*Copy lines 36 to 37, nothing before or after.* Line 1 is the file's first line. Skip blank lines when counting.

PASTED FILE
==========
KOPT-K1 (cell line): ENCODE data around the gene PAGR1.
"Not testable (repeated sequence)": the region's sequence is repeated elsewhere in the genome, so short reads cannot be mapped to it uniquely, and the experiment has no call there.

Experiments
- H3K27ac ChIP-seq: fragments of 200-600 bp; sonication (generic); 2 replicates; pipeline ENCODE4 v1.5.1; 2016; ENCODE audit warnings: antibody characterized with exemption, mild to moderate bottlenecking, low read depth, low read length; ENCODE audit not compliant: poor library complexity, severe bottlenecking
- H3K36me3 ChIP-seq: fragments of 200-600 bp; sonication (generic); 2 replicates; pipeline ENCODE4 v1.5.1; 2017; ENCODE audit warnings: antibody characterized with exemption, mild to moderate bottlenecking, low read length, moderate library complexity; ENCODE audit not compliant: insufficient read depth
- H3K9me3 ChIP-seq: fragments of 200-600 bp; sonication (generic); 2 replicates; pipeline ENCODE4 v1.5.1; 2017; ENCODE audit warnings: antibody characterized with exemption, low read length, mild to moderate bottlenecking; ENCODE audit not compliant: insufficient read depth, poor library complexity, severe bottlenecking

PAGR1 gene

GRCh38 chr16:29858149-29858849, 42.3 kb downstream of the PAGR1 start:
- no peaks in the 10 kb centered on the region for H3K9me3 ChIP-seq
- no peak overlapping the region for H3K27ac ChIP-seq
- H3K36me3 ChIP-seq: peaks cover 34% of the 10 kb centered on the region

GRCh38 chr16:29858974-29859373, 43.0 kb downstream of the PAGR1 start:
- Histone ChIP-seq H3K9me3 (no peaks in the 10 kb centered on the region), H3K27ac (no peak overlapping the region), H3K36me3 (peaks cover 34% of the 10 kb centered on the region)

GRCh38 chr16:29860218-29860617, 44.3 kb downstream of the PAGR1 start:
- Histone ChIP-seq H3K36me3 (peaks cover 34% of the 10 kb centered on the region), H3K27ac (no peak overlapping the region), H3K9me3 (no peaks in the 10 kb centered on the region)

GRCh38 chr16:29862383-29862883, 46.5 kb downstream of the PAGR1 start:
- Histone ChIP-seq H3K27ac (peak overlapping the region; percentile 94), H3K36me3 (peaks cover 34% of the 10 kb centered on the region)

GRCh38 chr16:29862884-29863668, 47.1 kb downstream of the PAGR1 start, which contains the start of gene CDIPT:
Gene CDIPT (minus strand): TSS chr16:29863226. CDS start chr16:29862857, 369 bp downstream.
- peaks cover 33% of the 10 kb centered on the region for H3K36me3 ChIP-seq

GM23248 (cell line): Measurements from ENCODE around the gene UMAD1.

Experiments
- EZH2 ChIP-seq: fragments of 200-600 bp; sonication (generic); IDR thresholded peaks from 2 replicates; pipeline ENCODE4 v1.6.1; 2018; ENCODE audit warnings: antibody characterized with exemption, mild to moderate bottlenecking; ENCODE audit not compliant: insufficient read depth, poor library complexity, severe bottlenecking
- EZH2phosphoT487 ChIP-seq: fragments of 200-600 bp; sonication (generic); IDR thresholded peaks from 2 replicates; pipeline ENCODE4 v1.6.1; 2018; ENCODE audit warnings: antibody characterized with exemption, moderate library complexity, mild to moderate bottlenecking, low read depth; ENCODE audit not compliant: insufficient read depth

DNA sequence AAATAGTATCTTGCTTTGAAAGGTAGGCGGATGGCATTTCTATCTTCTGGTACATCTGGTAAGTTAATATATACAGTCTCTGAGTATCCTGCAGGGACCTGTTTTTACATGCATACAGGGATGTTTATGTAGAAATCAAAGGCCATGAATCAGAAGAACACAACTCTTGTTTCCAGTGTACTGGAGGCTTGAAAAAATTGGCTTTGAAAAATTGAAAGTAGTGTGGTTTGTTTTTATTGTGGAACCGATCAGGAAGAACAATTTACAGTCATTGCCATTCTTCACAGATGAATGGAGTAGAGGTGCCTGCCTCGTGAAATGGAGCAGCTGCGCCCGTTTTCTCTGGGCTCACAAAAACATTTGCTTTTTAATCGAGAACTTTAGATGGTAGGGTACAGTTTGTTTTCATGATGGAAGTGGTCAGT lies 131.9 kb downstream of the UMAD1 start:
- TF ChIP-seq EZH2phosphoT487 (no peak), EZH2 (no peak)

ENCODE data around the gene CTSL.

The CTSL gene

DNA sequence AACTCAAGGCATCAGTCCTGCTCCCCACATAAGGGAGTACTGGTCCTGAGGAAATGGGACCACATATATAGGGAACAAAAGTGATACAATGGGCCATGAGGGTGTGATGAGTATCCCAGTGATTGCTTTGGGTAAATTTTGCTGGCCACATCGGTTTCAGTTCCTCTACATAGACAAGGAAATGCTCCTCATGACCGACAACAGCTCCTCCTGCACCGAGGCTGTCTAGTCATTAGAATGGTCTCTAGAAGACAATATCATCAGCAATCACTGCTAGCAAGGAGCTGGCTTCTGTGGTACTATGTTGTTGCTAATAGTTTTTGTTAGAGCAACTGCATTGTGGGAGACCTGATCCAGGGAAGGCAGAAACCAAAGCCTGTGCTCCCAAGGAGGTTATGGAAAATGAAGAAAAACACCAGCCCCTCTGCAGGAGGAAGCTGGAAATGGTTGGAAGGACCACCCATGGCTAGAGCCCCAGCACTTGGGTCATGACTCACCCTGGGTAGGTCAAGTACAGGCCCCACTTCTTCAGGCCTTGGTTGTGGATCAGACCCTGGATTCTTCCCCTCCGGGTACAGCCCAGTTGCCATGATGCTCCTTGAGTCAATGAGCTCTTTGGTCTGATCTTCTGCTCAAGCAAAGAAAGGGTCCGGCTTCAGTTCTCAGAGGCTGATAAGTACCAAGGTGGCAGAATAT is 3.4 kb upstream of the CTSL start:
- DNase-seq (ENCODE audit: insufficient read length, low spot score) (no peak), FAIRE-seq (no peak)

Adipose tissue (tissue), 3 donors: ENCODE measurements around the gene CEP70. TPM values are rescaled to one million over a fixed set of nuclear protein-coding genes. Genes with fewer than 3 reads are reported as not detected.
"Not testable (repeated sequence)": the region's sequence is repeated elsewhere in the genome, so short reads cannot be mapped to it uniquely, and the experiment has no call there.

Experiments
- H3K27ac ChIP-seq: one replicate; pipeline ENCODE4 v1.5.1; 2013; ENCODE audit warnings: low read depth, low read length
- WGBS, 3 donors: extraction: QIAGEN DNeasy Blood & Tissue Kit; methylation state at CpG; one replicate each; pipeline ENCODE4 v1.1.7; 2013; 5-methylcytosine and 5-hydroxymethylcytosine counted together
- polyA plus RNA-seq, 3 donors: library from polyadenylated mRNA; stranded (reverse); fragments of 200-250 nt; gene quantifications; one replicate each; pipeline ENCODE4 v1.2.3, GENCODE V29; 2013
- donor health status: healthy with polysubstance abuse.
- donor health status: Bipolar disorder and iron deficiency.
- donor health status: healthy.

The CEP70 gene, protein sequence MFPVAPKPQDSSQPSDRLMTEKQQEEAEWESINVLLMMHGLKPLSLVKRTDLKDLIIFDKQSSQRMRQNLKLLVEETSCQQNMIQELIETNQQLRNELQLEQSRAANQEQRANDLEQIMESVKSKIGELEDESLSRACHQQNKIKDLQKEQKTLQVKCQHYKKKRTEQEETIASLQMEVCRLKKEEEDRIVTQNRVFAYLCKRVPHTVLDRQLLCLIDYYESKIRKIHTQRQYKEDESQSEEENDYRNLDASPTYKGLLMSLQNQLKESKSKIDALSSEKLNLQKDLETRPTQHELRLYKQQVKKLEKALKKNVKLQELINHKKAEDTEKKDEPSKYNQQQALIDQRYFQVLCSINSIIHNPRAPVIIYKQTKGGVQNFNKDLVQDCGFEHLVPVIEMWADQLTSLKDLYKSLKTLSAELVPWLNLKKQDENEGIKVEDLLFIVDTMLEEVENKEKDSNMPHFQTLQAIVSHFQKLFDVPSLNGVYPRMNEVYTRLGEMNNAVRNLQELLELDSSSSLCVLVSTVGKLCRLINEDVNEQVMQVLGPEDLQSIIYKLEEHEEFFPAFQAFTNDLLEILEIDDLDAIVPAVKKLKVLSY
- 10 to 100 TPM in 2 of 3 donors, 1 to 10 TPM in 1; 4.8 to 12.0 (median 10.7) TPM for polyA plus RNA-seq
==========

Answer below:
- polyA plus RNA-seq, 3 donors: library from polyadenylated mRNA; stranded (reverse); fragments of 200-250 nt; gene quantifications; one replicate each; pipeline ENCODE4 v1.2.3, GENCODE V29; 2013
- donor health status: healthy with polysubstance abuse.